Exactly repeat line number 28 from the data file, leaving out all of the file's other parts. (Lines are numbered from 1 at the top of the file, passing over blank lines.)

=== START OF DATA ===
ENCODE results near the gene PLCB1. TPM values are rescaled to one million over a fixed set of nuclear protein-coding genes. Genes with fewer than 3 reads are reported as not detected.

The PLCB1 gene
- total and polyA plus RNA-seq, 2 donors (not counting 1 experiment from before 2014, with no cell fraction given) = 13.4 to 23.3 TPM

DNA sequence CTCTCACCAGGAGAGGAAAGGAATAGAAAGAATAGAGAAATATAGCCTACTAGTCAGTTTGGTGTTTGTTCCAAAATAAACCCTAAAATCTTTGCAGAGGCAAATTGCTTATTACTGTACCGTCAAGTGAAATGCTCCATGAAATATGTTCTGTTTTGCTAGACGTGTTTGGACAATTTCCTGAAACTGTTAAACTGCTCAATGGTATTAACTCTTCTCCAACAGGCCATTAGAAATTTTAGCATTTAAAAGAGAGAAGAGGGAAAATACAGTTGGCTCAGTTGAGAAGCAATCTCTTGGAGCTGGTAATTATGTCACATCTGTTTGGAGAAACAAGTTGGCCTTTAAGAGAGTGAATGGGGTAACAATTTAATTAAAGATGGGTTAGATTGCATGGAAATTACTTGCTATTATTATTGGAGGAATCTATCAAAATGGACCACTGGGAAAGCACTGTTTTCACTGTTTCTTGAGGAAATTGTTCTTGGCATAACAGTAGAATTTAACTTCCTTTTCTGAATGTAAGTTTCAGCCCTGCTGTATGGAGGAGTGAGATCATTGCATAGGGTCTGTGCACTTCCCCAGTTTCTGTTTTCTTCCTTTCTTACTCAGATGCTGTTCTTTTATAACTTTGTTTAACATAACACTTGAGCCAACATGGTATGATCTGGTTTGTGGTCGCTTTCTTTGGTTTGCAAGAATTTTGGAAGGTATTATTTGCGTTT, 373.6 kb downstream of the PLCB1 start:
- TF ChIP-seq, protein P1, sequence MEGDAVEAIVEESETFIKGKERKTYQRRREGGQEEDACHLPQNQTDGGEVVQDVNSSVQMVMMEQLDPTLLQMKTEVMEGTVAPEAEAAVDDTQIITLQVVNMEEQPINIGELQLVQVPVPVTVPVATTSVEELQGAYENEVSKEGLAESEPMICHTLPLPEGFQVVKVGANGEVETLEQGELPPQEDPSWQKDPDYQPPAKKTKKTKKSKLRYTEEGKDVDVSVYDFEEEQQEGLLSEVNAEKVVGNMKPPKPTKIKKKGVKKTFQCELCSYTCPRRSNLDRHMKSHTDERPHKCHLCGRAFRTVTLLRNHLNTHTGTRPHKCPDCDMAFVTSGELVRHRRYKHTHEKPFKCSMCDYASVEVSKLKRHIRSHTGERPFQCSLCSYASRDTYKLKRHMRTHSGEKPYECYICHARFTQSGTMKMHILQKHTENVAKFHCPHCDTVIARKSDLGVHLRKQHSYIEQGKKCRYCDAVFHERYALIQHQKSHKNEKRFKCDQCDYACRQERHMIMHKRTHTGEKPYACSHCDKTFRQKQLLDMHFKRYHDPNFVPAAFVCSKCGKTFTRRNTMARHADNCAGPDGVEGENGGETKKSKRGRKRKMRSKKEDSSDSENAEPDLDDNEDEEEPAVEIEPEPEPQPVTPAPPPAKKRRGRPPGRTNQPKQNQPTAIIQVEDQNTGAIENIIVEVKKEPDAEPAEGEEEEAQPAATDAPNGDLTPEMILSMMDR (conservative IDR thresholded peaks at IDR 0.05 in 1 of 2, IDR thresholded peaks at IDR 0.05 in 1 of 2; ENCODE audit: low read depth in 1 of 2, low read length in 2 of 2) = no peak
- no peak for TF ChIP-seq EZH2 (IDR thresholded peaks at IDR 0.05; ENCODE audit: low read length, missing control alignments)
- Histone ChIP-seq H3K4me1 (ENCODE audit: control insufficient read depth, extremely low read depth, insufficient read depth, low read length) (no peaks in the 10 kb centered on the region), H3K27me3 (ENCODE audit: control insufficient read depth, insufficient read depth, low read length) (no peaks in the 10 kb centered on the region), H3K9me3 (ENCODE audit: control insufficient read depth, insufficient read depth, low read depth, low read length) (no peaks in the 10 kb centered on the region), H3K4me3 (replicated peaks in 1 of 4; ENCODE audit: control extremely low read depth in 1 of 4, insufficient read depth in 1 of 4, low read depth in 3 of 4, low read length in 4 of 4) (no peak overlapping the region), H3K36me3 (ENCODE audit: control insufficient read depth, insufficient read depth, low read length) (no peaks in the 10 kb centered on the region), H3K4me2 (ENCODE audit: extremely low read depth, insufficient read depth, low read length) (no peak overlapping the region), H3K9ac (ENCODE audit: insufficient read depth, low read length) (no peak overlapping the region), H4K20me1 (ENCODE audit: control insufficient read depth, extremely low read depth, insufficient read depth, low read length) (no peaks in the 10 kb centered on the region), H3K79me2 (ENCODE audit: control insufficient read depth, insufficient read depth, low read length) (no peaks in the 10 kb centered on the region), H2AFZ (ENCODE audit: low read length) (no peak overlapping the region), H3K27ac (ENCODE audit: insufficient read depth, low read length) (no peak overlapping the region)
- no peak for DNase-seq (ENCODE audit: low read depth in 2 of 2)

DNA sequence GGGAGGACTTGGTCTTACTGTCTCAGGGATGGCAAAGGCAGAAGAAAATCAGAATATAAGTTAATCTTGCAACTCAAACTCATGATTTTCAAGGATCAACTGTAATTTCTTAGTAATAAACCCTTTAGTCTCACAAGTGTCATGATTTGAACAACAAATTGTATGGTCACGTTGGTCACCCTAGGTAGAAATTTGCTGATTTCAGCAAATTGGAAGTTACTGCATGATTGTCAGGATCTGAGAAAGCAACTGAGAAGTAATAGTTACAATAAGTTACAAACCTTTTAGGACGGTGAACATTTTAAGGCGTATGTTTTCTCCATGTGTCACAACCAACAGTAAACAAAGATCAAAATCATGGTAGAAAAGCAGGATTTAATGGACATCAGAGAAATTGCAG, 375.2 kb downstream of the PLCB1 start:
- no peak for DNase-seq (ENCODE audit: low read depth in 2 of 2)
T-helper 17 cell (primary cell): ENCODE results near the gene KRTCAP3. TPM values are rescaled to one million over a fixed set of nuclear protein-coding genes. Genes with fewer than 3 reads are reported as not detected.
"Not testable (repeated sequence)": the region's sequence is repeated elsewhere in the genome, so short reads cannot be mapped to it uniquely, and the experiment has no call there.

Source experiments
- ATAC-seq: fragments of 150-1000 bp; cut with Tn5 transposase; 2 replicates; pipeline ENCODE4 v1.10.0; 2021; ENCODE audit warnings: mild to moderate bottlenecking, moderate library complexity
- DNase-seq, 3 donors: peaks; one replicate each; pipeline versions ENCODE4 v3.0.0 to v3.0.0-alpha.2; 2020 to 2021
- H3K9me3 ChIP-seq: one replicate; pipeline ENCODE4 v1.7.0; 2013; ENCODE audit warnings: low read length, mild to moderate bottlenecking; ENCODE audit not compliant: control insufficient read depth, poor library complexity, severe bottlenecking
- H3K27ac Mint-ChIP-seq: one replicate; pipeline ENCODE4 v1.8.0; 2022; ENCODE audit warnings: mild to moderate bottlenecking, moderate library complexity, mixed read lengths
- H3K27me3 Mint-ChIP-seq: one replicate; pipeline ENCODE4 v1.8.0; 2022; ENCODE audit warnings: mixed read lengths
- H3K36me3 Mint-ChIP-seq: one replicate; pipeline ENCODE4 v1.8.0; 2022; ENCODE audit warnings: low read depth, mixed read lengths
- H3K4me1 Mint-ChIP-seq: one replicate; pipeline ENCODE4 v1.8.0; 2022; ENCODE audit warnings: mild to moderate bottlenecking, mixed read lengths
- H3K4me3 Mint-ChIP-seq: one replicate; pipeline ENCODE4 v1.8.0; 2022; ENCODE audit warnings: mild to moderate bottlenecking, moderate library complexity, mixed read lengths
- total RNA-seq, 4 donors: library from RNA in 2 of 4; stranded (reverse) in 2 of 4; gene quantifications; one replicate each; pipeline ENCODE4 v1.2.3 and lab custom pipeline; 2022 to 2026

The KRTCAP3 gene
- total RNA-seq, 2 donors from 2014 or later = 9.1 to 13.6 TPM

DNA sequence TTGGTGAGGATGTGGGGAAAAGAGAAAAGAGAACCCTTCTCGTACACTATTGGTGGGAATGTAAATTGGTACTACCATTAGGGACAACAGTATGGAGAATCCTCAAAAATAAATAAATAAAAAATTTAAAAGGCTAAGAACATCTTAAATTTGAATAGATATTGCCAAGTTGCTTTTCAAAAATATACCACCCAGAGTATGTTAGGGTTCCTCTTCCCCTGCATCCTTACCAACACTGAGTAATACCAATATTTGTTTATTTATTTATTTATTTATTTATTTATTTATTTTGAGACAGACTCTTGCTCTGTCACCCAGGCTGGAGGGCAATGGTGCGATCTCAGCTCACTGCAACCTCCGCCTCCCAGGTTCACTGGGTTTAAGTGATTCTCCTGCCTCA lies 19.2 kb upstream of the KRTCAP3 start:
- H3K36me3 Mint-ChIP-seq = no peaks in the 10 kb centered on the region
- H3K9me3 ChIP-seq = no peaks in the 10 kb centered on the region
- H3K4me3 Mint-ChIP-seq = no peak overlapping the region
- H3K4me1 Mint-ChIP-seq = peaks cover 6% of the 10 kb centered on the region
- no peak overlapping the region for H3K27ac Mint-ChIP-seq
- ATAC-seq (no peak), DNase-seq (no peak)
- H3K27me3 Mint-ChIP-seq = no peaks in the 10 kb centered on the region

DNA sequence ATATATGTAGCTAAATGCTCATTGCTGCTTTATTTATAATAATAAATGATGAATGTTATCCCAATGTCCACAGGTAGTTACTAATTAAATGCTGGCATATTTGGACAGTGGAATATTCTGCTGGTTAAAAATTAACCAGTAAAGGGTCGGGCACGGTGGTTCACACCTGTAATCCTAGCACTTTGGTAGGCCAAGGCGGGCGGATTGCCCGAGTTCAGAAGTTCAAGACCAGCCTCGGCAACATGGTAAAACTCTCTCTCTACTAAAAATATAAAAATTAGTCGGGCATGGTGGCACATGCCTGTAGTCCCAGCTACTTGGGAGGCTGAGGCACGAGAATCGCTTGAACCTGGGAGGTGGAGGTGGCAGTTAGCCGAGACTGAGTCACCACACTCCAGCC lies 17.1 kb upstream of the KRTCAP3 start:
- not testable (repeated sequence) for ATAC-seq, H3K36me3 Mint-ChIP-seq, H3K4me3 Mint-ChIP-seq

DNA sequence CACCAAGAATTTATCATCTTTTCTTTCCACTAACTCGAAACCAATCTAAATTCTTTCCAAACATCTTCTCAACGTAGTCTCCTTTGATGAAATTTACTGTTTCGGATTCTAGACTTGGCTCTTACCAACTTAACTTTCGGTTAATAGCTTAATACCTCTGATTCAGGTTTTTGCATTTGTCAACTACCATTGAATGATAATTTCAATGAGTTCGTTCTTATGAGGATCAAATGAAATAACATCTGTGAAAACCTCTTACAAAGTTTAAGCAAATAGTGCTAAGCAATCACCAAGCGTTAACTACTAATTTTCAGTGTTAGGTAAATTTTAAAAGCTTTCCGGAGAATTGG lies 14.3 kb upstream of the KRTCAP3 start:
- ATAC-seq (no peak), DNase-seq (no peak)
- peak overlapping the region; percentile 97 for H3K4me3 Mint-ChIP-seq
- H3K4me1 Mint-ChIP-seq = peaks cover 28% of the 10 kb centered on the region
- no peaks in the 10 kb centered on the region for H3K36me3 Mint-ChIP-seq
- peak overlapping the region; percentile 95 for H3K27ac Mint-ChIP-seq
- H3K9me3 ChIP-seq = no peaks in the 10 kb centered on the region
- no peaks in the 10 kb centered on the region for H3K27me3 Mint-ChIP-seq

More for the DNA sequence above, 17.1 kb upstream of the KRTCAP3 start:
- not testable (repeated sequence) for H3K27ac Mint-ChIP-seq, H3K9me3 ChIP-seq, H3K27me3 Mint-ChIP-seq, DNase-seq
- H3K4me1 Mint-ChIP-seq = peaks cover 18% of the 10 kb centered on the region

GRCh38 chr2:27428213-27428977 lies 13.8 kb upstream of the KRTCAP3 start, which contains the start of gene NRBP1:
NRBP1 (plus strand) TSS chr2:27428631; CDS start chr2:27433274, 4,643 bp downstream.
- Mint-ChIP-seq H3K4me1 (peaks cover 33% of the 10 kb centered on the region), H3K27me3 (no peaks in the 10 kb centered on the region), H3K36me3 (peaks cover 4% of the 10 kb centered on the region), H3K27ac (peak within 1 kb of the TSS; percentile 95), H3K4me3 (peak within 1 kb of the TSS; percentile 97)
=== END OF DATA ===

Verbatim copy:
- H3K4me3 Mint-ChIP-seq = no peak overlapping the region